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Pastoralists to benefit with livestock breed improvement training

More than 1,000 pastoralists in Marsabit County are set to benefit with livestock breed improvement, fodder production and marketing skills training courtesy of Ewaso Ng’iro North Development Authority.

The training has been necessitated following massive livestock fatalities due to perennial drought in Arid and Semi-Arid areas (ASALs) in the past five years.

The move is aimed to cushion the pastoralists from livestock death due to lack of feed, poor cattle breeds and market which had resulted in huge losses in the livestock sector.

Ewaso Ngiro North Development Authority (ENNDA) Managing Director Eng. Ali Hassan speaking in Marsabit during the signing of the feedlot project Memorandum of Understanding (MOU) revealed that the targeted community members were expected to replicate the skills to rest of the livestock keepers in the county.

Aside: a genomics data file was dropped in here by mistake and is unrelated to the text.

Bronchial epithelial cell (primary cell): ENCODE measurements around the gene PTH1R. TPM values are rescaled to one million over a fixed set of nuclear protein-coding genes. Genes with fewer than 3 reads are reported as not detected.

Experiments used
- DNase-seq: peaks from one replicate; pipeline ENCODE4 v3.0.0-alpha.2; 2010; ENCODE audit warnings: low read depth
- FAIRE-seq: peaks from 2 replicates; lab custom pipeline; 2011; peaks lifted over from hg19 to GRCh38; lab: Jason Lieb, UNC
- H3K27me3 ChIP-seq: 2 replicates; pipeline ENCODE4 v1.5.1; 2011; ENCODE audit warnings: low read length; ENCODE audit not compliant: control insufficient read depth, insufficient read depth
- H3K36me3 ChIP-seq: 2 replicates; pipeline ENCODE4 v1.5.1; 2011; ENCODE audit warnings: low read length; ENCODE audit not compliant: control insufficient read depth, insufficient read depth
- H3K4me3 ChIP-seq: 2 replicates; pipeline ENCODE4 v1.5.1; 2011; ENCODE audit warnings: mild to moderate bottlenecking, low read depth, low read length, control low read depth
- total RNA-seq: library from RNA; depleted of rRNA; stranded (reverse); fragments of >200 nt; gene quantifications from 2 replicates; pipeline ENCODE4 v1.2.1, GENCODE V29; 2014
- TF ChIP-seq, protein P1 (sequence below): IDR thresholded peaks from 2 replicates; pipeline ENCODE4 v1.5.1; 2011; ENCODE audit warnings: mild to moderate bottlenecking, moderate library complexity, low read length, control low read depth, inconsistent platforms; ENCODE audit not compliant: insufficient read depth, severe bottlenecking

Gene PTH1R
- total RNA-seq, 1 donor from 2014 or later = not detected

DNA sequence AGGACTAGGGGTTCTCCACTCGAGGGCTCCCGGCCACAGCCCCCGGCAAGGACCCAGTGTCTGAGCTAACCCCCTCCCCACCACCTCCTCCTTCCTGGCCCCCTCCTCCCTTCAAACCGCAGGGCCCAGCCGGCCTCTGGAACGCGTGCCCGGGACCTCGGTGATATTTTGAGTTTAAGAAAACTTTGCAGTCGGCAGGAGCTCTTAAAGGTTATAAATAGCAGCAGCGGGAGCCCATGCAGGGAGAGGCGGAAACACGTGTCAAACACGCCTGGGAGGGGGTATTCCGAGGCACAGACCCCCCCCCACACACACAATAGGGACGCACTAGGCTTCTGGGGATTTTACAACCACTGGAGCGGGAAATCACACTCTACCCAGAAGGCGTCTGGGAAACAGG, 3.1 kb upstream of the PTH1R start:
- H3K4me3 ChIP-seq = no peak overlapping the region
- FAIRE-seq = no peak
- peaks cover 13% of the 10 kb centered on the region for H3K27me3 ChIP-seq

“As they learn and acquire the concept of breed improvement, this will attract other farmers to improve their livestock. This is a dream program and an eye opener in ASAL areas,” said Eng. Hassan.

He pointed out that, since ENNDA was implementing Sh.2.7 billion feedlot projects in a 12,000 acres of land in Marsabit, livestock keepers would harvest rain waters to grow fodder within the region for their livestock.

“We will need to have 5,000 tonnes of fodder harvested within a season to be stored as hay and also to be used as green feed. This will be communally owned and many farmers will have their centres too,” he revealed.

Additionally, Hassan said that with the feedlot project, they would stock more than 2,000 cattle.

Marsabit governor Ali Mohammed lauded the breed improvement initiative noting that the move would benefit residents by fetching fortunes in the market.

“Improvement of our breeds is very encouraging, I have seen some breeds weighing as much as 600 kilograms and we need ours to exceed that. This is a great opportunity,” said the governor.

He added that Marsabit lost more than 70 percent of their livestock during the recurrent drought season and accumulating back their possessions through livestock breed improvement and feedlot project was a game changer for residents.

By Muturi Mwangi

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